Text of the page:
I recently returned from the Qt World Summit conference and wanted to share a brief report on some of the highlights of the show.
As in previous years, the event was held in Berlin, Germany and was in the same venue as last year, the Berlin Congress Center. It is conveniently located close to the historic Alexanderplatz public square and transport hub in the central Mitte district of Berlin. For those who came a day or two early, you could catch the tail end of Oktoberfest!
There were some significant changes this year. Whereas for the last three years the Qt Developer Days conferences were organized by ICS and KDAB, this year the conference was run by The Qt Company. KDAB and ICS continue to be major sponsors of the show.
The conference also featured a new name this year. After eleven years as Qt Developer Days, this year it is called the Qt World Summit, reflecting the fact that it is not just a developer conference, but also brings together users of Qt and developers of Qt products and professional services. The name also reflects the fact that this is the major Qt event of the year. While there was a series of one-day road shows in various North American cities earlier this year, this is the only formal Qt developer's conference this year.
The format of the show was much the same as in the past: the first day consisted of optional training classes where attendees could learn more about Qt. This was followed by two full days of the conference proper. The conference consisted of formal presentations, which this year could be either 30 or 60 minutes in length. As in the past, the agenda also featured a series of 10-minute lightning talks. New this year was the unconference track, where less formal discussions were held on topics suggested by the attendees.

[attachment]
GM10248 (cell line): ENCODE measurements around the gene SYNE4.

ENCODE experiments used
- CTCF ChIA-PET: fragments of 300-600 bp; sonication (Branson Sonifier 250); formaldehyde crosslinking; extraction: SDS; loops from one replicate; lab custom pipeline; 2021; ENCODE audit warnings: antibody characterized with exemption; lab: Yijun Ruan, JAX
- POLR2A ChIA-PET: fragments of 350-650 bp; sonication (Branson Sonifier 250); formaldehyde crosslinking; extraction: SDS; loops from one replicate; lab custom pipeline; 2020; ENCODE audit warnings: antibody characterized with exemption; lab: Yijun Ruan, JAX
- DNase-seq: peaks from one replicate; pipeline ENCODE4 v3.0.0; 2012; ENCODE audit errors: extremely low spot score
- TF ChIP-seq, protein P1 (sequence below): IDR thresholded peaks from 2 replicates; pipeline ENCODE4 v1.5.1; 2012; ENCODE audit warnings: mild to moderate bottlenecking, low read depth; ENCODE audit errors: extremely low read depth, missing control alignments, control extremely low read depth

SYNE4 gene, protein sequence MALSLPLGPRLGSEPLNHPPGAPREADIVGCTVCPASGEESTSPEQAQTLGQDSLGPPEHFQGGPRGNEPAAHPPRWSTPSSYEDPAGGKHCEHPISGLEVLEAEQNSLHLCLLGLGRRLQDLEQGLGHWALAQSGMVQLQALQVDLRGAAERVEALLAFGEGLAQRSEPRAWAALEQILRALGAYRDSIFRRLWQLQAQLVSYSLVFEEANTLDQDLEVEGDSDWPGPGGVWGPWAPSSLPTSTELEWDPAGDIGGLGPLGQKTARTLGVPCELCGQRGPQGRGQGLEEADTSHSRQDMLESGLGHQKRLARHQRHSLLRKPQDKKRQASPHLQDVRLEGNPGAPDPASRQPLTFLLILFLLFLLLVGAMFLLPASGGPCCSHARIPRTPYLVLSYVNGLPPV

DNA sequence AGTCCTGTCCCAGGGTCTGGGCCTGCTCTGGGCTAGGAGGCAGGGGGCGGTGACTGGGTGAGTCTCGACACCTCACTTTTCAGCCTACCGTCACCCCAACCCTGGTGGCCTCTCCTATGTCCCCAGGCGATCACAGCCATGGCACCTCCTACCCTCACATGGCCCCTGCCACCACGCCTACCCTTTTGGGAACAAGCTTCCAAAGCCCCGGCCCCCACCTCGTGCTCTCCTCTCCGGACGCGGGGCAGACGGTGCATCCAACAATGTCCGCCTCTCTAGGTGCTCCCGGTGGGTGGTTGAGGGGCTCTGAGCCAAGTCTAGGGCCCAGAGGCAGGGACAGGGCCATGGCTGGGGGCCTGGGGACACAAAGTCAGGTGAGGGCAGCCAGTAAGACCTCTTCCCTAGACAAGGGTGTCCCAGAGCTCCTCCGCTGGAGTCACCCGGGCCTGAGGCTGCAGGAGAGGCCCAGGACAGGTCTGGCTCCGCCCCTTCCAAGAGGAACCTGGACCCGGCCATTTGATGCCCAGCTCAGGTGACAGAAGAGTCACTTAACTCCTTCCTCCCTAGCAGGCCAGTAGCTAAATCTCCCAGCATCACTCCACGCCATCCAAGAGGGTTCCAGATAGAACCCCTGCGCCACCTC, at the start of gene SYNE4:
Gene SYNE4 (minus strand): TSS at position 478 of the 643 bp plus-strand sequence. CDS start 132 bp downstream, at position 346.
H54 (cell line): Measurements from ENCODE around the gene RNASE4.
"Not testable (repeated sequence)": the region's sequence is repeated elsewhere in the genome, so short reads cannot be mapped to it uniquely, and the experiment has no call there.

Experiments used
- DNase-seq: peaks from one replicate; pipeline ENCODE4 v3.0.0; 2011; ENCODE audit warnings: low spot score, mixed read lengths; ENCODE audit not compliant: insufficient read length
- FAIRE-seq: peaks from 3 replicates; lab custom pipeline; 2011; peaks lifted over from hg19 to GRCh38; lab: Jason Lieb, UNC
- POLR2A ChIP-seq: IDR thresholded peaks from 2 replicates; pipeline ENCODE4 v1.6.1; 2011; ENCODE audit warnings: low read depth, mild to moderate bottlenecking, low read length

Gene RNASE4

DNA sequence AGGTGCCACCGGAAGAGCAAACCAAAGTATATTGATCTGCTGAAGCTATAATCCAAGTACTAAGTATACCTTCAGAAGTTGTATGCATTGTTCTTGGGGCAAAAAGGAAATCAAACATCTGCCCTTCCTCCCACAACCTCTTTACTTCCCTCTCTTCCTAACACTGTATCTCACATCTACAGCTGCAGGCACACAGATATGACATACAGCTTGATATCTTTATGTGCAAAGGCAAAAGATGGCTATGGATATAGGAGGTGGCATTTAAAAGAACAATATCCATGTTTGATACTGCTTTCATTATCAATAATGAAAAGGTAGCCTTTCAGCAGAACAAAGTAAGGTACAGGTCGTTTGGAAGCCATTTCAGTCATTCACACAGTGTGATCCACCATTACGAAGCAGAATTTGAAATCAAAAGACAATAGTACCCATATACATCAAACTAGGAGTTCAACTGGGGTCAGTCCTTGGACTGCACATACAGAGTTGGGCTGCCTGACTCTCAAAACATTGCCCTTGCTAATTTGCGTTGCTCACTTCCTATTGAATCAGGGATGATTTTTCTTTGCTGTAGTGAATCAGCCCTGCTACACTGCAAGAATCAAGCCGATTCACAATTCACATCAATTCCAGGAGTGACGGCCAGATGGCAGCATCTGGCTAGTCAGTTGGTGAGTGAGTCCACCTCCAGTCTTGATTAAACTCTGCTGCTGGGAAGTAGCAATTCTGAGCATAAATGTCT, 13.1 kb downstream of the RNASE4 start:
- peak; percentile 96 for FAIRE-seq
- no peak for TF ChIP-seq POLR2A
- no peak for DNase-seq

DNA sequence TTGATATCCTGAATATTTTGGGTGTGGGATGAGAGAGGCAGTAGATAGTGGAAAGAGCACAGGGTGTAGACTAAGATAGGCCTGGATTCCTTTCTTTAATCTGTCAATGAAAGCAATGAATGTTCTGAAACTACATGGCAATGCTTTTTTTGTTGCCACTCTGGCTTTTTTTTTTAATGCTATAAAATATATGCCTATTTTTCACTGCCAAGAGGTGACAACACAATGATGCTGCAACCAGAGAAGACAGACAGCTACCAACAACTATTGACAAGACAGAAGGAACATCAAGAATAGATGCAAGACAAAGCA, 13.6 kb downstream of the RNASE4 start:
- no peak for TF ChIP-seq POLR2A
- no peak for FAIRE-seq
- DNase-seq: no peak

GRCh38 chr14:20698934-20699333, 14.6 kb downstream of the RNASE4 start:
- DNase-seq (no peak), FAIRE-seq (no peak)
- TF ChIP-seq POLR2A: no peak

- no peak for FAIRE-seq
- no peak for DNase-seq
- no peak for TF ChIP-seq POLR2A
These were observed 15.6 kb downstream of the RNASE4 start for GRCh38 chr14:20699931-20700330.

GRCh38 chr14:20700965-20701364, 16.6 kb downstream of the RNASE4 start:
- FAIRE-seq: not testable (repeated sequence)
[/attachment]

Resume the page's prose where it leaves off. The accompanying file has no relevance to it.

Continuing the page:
The keynotes on the opening day started with a talk by Juha Varelius and Petteri Hollander of The Qt Company. This was followed by presentations by Kenneth Cukier of The Economist, Jeff Payne of OpenCar, Inc., Till Adam of KDAB and Andreas Schmid for Holoplot and finally Lars Knoll, the Qt Chief Maintainer.
There were about sixty formal talks at the conference. I gave a presentation entitled The Internet of Things: What Is It and Why Should I Care? My colleague Dustin Kassman spoke on How to Implement an Automotive Infotainment System using Qt Quick. Other ICS staff participated in the presentation of lightning talks.
The show also featured vendor booths where a number of companies displayed their Qt-related goods and services. ICS had a well-manned booth where we demonstrated some of the technologies we work with including embedded touchscreens, 3D graphics with OpenGL, a multi-camera security monitoring application and an impressive multi-monitor In-Vehicle Infotainment (IVI) system.
The number of attendees was said to be around 850, a slight increase over last year's conference, and most attendees were from Europe, as would be expected. There was an equal mix of new users of Qt and experienced Qt developers.
This year's conference was informative and a great opportunity to meet other Qt developers and potential customers and partners. The Qt Company stepped up to the plate and did a great job organizing the conference. The wide variety of presentations and number of enthusiastic attendees from around the world confirm that the Qt ecosystem is healthy and growing.
- Qt World Summit, conference website, last accessed October 13, 2015, http://www.qtworldsummit.com/
- The Internet of Things: What Is It and Why Should I Care?, Qt World Summit presentation, http://www.qtworldsummit.com/cpt-sessions/the-internet-of-things-what-is-it-and-why-should-i-care/
- How to Implement an Automotive Infotainment System using Qt Quick, Qt World Summit presentation, http://www.qtworldsummit.com/cpt-sessions/how-to-implement-an-automotive-infotainment-system-using-qt-quick/